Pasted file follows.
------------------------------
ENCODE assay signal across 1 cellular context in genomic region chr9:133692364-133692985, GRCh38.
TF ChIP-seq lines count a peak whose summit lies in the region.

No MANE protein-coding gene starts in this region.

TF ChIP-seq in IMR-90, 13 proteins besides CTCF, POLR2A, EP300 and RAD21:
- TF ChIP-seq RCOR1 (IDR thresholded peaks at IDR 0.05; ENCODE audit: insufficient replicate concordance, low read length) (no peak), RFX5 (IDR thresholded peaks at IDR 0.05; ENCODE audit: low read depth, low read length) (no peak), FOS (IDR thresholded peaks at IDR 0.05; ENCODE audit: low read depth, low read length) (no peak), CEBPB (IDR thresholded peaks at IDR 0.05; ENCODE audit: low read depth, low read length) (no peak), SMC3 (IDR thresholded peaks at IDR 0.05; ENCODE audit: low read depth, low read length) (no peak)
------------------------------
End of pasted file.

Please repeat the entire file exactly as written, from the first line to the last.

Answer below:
ENCODE assay signal across 1 cellular context in genomic region chr9:133692364-133692985, GRCh38.
TF ChIP-seq lines count a peak whose summit lies in the region.

No MANE protein-coding gene starts in this region.

TF ChIP-seq in IMR-90, 13 proteins besides CTCF, POLR2A, EP300 and RAD21:
- TF ChIP-seq RCOR1 (IDR thresholded peaks at IDR 0.05; ENCODE audit: insufficient replicate concordance, low read length) (no peak), RFX5 (IDR thresholded peaks at IDR 0.05; ENCODE audit: low read depth, low read length) (no peak), FOS (IDR thresholded peaks at IDR 0.05; ENCODE audit: low read depth, low read length) (no peak), CEBPB (IDR thresholded peaks at IDR 0.05; ENCODE audit: low read depth, low read length) (no peak), SMC3 (IDR thresholded peaks at IDR 0.05; ENCODE audit: low read depth, low read length) (no peak)